John L. Sullivan
World Heavyweight Champion
1882 - 1892


b. October 15, 1858
d. February 2, 1918







This one-page letter is all in the hand and signed by former world heavyweight champion John L. Sullivan... Written boldly throughout in black fountain pen ink, Sullivan asks a friend to come see him perform in a play... Dated March 12, 1907 on Bellevue Hotel stationary this ALS will display perfectly!!

click here for close-up view

measures: 5.75 x 8.75"
condition: two horizontal folds from
being mailed, otherwise fine



John L. Sullivan: Champion of Champions

      Outside the ropes, as well as inside, Sullivan was supreme. In the minds of millions-and John L. stood in the forefront of these-he was as fearless as Siegfried, as strong as Hercules, as ferocious as an avenging Achilles, as invincible as Alexander, Caesar, and Napoleon combined. Sullivan the orator compared favorably with Demosthenes, even with his friend Senator Roscoe Conkling (whom, without condescension, he accepted as an equal). In his pleasures he had the violent appetite, if not the variety and discrimination, of the Emperor Nero, and certainly John L. was not inferior to him as an actor. He was, in fact, the great popular hero of his age. No other prize fighter has ever approached him in mass appeal; Jack Dempsey is at best a pallid second.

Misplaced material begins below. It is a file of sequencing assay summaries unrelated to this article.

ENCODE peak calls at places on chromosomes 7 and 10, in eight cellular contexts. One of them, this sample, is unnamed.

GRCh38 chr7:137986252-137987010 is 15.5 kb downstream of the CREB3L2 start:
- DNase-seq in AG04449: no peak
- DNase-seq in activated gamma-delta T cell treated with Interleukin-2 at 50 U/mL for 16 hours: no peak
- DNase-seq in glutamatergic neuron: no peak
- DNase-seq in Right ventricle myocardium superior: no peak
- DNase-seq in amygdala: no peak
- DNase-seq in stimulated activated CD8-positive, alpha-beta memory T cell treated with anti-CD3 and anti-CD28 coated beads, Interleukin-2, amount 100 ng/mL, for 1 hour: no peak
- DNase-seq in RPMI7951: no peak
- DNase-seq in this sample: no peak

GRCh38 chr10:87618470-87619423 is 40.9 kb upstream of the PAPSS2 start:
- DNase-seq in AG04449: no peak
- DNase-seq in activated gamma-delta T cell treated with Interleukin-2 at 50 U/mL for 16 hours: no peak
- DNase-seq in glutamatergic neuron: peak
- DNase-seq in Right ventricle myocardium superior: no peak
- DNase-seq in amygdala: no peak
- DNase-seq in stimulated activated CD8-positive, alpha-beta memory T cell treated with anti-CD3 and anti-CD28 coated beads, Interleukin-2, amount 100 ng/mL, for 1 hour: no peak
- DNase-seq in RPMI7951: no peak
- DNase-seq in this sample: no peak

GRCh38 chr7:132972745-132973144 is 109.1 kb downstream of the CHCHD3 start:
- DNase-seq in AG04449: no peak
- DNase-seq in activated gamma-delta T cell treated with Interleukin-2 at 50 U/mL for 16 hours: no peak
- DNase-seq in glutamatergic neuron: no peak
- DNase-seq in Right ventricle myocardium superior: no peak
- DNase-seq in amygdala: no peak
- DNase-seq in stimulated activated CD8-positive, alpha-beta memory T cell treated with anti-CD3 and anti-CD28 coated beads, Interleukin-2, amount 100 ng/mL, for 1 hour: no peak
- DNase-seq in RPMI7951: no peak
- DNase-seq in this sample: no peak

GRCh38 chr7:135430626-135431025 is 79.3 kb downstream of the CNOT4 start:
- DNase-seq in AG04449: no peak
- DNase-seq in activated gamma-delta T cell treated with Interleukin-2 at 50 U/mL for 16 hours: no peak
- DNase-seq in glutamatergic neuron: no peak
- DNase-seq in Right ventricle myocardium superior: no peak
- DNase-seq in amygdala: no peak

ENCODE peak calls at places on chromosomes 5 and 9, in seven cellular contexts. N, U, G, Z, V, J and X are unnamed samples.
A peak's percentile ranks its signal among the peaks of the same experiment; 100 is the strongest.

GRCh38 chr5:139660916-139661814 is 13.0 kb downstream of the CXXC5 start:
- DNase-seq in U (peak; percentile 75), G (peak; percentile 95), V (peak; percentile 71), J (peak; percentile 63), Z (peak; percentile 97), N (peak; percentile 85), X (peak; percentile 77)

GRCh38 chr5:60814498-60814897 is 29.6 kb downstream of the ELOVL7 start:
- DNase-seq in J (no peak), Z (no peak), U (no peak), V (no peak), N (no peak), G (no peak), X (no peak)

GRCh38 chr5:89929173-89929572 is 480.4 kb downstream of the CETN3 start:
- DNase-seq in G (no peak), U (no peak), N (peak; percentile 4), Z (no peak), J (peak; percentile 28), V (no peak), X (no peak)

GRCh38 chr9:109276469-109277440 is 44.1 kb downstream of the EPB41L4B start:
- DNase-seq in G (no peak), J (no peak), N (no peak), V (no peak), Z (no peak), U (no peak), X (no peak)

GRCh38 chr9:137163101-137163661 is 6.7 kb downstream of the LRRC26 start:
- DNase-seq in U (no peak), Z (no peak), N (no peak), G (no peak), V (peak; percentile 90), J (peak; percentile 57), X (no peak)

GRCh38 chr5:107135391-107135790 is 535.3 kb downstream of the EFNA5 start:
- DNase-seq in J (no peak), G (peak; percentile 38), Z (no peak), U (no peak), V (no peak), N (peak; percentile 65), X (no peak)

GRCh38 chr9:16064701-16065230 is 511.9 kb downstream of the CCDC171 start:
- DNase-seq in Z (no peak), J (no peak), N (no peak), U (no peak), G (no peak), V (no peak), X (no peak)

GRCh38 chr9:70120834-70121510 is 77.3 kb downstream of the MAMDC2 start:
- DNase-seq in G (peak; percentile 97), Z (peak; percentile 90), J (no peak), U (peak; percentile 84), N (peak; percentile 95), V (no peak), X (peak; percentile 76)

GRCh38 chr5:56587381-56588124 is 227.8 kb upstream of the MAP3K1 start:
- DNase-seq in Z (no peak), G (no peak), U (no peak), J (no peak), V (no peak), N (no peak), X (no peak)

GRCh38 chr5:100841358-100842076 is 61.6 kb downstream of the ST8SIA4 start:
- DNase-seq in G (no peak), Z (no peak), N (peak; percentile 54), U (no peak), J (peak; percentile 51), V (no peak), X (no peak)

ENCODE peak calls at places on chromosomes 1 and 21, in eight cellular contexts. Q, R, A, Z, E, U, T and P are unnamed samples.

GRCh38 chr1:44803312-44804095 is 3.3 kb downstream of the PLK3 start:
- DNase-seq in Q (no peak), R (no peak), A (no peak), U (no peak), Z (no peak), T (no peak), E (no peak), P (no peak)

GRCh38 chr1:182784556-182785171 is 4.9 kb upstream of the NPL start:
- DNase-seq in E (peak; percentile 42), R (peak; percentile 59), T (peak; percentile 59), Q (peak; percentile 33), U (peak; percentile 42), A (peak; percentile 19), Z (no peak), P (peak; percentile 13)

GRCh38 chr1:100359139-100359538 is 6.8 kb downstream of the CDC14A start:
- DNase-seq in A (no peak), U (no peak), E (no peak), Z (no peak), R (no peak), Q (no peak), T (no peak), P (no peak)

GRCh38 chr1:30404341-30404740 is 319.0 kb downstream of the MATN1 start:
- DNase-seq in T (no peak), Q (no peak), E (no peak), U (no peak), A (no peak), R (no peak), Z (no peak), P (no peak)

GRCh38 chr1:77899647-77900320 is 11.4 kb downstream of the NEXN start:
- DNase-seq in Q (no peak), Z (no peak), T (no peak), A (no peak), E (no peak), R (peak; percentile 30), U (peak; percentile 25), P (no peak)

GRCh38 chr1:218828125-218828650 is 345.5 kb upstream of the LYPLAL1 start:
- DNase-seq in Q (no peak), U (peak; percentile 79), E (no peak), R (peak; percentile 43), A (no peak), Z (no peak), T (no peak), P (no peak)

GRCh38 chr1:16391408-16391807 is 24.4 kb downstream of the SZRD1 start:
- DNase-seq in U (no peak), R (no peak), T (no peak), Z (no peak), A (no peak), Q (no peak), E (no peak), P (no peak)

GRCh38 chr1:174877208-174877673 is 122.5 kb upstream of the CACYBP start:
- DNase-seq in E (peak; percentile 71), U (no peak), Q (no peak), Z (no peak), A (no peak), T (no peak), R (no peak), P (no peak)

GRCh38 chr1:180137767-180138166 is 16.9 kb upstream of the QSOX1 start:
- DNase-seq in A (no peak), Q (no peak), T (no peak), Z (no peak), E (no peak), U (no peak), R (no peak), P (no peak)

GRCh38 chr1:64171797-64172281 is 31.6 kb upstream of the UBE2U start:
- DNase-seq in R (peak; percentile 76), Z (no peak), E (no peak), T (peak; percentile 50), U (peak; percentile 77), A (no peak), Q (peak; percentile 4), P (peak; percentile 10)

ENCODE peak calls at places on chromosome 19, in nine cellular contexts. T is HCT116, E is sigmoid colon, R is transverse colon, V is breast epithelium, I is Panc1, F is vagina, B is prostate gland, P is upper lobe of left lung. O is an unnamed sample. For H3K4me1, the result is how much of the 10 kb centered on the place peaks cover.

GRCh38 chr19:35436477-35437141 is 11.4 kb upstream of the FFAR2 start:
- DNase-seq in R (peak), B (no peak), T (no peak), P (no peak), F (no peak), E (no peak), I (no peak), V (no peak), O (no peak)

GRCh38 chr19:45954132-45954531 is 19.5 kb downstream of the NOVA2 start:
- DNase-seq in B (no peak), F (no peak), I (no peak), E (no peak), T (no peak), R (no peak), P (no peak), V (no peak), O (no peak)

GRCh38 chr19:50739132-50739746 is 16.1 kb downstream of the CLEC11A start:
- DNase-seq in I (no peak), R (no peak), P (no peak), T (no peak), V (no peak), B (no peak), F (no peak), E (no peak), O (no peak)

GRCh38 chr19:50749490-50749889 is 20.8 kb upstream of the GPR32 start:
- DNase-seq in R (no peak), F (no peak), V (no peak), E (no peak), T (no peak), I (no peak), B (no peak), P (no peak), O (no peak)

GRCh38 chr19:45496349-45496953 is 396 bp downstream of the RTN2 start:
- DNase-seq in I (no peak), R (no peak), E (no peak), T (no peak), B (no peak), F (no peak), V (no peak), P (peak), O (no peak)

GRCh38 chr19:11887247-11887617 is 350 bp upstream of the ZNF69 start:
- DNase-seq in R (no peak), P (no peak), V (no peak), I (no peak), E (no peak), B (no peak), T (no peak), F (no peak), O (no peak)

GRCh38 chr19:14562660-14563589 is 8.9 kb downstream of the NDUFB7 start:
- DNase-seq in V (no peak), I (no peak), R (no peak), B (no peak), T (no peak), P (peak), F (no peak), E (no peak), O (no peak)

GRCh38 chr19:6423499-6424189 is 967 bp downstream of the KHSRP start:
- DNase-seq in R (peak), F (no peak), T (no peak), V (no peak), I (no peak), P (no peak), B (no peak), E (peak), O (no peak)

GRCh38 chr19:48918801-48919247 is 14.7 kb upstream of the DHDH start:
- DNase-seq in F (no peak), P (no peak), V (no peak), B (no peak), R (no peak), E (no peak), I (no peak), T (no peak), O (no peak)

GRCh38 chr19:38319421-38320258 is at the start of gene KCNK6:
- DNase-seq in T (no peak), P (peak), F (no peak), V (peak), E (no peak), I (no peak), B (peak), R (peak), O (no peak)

In addition to his prowess in the ring and these other virtues, Sullivan possessed the one extra quality without which no man can hope to be a complete and authentic hero. He had a fatal weakness. John L. was a great sinner.
    In an age when the slightest public sign of inebriety placed a man forever beyond the pale, Sullivan was a boisterous, brawling, spectacular drunkard. And in an age when no man was expected so much as to glance at any woman but his wife, John L. (a married man, at that) lived openly and notoriously with a burlesque queen. He was undoubtedly the wickedest man of his time. And that took the curse off his greatness.
    Only two other Americans come to mind when I search my memory for a figure comparable to John L. Sullivan in universality of appeal. One was a baseball player named Babe Ruth. The other was an actor named John Barrymore. Each of them, like Sullivan, was supreme in his field. Each, like Sullivan, was a very sinful man.
    Now all three of them have joined the other gods and heroes in Valhalla, and I am sure it is a gayer and livelier place for their presence. But I am equally sure that no one laughs when the big fellow with the handlebar mustache signals for a cup of mead, and rumbles, "My name is John L. Sullivan, and I can lick any son of a bitch in the place."

Nat Fleischer

  The Bellevue Hotel
                   A  NAAD. Prop.
              Opposite the
              Railroad Depots
Patterson,  New Jersey.
                                  March 12th, 1907

Mr. John Wilson
                  My  dear  John
Received  your  letter  and
was  pleased  to  hear  from
you  and  to  know  that
the  wife  and  your  self
were  well.  Be  sure  and  call
and  see  me  Sunday  night
coming.  I  play  the  Lincoln
Square  Theatre  afternoon &
night,  get  down  in  the  after
noon  if  you  can.  With  the
best - of - good - luck  to  you
and  Mrs.  Wilson  until  I  see
you.       Your  friend  at  all
times      John  L.  Sullivan